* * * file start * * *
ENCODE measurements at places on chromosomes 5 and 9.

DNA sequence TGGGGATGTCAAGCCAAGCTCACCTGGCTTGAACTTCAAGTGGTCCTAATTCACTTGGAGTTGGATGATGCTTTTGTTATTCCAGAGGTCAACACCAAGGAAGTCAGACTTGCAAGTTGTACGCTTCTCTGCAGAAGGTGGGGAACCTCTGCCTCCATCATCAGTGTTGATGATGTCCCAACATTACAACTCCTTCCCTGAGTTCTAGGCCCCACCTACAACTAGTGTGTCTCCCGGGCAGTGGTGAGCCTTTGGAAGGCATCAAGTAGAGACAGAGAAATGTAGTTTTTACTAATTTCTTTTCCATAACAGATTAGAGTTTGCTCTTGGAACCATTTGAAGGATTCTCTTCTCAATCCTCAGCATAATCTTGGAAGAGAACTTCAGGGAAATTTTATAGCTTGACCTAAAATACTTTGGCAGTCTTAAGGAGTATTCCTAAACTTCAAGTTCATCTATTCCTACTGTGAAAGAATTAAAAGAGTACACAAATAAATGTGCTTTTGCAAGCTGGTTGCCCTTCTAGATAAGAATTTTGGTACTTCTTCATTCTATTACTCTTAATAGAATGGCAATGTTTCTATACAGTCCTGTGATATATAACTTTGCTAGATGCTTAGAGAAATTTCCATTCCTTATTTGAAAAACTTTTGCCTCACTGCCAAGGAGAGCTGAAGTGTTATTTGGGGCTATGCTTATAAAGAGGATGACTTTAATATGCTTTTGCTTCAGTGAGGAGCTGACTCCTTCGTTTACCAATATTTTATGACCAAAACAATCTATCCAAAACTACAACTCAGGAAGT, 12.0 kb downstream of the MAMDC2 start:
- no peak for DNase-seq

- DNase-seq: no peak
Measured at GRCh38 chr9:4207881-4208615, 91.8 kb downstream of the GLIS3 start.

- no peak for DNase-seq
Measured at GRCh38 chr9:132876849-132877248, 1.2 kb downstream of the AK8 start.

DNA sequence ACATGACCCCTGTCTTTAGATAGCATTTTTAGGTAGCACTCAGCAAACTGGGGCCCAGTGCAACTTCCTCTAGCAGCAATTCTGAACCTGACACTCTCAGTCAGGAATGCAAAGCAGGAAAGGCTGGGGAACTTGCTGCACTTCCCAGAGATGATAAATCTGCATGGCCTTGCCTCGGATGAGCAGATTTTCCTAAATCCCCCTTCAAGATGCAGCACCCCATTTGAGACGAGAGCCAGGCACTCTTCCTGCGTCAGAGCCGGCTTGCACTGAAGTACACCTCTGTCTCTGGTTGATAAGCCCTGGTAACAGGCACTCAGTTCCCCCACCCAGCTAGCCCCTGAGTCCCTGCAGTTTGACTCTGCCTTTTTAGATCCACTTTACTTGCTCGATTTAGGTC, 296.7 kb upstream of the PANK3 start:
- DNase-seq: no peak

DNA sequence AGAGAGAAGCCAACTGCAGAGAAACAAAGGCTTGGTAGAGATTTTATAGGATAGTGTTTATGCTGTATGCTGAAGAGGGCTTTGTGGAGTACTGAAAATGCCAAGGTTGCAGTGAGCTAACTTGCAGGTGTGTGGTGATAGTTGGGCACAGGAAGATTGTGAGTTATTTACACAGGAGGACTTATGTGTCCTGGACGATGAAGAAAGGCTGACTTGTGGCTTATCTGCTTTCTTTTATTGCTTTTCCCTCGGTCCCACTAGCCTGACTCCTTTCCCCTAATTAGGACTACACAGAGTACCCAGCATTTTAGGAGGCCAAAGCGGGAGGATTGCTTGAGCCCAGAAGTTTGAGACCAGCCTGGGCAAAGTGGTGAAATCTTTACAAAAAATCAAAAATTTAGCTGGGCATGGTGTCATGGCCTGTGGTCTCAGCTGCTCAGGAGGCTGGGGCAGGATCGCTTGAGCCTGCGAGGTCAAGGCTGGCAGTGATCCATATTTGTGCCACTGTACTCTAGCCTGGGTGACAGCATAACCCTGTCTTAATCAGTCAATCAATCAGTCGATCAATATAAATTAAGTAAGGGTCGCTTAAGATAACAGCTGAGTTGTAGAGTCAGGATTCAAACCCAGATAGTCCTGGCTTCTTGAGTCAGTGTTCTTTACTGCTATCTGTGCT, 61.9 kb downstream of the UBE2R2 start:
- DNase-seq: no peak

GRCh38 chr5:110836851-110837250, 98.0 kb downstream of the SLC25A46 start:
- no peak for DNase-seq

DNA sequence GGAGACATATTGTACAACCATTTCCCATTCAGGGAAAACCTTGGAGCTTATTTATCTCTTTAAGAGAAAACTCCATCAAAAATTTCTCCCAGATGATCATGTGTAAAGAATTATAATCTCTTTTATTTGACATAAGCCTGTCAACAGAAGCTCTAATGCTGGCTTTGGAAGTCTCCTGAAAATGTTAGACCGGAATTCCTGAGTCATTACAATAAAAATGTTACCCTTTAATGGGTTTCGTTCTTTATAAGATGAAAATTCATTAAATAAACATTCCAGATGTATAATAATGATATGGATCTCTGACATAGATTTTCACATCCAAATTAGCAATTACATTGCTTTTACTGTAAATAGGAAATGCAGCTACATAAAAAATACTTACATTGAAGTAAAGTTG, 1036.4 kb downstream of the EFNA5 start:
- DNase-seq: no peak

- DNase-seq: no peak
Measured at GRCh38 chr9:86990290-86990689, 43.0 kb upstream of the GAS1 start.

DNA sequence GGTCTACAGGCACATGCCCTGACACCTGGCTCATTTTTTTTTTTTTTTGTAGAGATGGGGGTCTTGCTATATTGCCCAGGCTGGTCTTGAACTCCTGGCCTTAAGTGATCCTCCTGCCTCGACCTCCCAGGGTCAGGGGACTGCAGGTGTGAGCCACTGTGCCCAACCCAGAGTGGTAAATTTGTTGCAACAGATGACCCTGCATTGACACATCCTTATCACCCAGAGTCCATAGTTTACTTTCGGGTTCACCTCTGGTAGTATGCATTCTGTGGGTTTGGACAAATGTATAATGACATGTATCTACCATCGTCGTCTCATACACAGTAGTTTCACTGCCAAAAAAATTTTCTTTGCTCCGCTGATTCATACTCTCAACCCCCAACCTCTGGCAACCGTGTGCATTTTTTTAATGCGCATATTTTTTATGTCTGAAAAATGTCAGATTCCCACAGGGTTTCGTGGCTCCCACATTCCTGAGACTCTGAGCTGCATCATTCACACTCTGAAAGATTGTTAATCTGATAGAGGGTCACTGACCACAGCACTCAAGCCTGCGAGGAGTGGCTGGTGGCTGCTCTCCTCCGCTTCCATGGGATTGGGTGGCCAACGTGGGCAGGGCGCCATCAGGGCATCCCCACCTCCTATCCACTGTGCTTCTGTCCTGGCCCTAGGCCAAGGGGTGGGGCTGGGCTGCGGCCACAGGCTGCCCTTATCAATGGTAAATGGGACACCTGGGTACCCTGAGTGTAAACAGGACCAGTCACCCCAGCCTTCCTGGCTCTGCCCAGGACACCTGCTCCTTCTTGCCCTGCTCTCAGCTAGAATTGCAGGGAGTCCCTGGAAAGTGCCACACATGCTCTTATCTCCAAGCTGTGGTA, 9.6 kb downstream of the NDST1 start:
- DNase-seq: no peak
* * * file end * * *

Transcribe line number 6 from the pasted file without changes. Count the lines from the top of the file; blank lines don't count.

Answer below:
- no peak for DNase-seq